Prenatal stress (PS) can impact fetal brain structure and function and lead to higher vulnerability to neurodevelopmental and neuropsychiatric disorders. To understand how PS alters evoked and spontaneous cortical activity and intrinsic brain functional connectivity, mesoscale voltage imaging was performed in adult C57BL/6NJ mice who were exposed to an auditory stress paradigm on gestational days 12-16. PS mice demonstrated a four-fold higher basal corticosterone level, reduced amplitude of all cortical sensory-evoked responses (visual, auditory, whisker, forelimb, and hindlimb), decreased overall resting-state functional connectivity, declined network efficiency, reduced inter-module connectivity, enhanced intra-module connectivity, and altered frequency of auditory and forelimb spontaneous sensory motifs relative to control animals. In fact, for PS, the resting-state functional connectivity changes drastically towards an overall less connected structure that consists of largely disjoint but tight modules, leading to a declined network efficiency. The changes in structure also indicate that the posterior secondary motor, primary barrel, and secondary hindlimb cortices are cortical areas with higher susceptibility to dysfunction. Our findings highlight the PS modulation of brain functional connectivity that can pose offspring at risk for stress-related neuropsychiatric disorders.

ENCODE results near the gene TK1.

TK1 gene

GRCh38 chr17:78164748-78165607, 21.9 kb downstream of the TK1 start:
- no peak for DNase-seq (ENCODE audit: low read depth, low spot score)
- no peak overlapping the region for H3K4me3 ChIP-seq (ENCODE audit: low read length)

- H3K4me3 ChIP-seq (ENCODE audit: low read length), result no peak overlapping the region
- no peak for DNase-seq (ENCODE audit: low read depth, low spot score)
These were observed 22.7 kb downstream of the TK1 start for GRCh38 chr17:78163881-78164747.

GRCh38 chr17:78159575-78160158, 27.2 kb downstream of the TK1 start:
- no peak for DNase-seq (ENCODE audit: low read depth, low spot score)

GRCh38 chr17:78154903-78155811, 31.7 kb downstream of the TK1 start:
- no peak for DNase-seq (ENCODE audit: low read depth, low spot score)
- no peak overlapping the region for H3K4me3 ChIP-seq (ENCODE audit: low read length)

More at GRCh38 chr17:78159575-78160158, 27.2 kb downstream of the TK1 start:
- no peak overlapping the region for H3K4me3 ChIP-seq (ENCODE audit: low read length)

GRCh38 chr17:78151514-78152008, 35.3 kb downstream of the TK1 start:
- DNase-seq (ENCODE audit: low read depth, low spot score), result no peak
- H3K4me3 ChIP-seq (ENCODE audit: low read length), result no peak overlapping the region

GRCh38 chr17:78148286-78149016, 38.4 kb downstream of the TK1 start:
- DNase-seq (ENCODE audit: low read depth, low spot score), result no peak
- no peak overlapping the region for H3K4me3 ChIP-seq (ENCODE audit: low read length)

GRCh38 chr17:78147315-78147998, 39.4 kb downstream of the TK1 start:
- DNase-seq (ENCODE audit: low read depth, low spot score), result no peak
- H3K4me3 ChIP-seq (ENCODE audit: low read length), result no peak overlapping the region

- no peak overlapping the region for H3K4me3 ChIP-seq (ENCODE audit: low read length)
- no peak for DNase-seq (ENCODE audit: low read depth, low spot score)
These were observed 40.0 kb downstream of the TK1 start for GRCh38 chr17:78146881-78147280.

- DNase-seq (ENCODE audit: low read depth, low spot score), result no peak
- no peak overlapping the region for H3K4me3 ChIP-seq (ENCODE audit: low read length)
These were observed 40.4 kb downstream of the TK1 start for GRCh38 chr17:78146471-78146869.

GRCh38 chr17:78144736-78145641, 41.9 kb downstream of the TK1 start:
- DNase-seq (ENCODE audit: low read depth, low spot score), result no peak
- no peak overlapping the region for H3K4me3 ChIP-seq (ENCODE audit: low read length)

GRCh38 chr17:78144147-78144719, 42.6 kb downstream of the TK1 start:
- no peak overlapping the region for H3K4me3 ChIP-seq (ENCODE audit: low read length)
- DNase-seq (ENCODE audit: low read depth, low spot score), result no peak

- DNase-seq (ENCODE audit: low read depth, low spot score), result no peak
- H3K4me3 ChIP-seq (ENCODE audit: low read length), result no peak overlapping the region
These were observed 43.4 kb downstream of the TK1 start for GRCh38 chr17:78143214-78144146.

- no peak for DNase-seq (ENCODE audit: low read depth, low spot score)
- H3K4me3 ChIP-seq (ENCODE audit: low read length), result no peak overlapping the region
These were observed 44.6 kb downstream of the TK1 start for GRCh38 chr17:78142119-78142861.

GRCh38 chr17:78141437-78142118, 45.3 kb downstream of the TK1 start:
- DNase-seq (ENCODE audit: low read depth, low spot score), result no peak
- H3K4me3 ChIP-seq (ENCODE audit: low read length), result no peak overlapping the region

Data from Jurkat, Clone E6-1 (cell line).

bioRxiv Subject Collection: Neuroscience